The Mexican holiday Dia de los Muertos — the Day of the Dead — is celebrated every year at the University of Pennsylvania Museum of Archaeology and Anthropology. A festive altar is set up to remember the dead and to feed them.
This year, the museum’s public celebration Saturday afternoon will take on a somber note as visitors recall those lost in recent natural disasters.
Dia de los Muertos is a major Mexican holiday when it’s believed the dead return to the world of the living for one day. That may sound like a ghoulish celebration, but it’s a lively affair with lots of food, music, candy, and papier-mâché skeletons brightly painted and festooned with flowers.
For Cesar Viveros, a Mexican artist based in Philadelphia, the holiday evokes happy childhood memories.
“It’s so full, so alive, so colorful,” he said. “Even in the cemetery, they bring food and families. It’s often the only occasion they all get together, so you have your cousins all around. It’s a party.”
Since 2012, the Penn Museum has partnered with Viveros and the Mexican Cultural Center to build a large, temporary altar for Dia de los Muertos. Every year Viveros designs the altar with a particular theme, usually depicting a well-known person in Latino culture who had passed away that year.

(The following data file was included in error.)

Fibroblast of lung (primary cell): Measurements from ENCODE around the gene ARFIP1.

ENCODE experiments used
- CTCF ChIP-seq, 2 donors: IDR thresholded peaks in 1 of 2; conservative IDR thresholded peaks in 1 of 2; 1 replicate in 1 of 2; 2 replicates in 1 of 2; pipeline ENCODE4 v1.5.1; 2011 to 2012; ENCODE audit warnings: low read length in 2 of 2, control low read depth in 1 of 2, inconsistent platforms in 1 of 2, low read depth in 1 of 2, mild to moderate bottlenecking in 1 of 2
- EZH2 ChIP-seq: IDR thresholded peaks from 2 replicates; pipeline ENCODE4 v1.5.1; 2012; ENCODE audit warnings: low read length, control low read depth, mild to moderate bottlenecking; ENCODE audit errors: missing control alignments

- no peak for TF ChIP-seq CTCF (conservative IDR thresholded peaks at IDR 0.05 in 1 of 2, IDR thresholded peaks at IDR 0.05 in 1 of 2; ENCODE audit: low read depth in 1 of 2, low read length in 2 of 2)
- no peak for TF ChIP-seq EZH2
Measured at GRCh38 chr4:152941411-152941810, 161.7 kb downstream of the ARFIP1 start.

Last year, for example, it was pop megastar Juan Gabriel, who died in August 2016 at age 66.
This year, the altar is dedicated to the hundreds of people who have died in the Central Mexico earthquake on Sept. 19 that killed almost 400 people; the devastating hurricanes that hit Houston and Puerto Rico; and the wildfires that just destroyed much of California’s Napa Valley.
The disasters affected so many people — so deeply and recently — the feelings are still raw.
“This year, so many sections and cultures and areas are unified in the pain,” said Rafael Utrera, president of the Mexican Cultural Center. “We all feel the same thing. We all miss the departed. It gets us together in a very human way, that we all feel.”
The altar at the Penn Museum has to toe a delicate line of being festive — as the holiday tradition demands — and somber. Viveros designed a 12-foot skeleton depicting Mother Nature, made of reeds and papier-mâché, as the central icon. The tiered altars flanking her are arranged with colorful skulls, paper flowers, and framed photographs of scenes of devastation from the various disasters.
Viveros wanted to convey nature as beautiful and generous, as well as cruel and merciless.
“There are so many ways we can enjoy life that the Earth can offer us. We take advantage of that,” he said. “On the other hand, it’s a destructive force. It’s so big, we cannot control it. We have to live by nature’s standards.”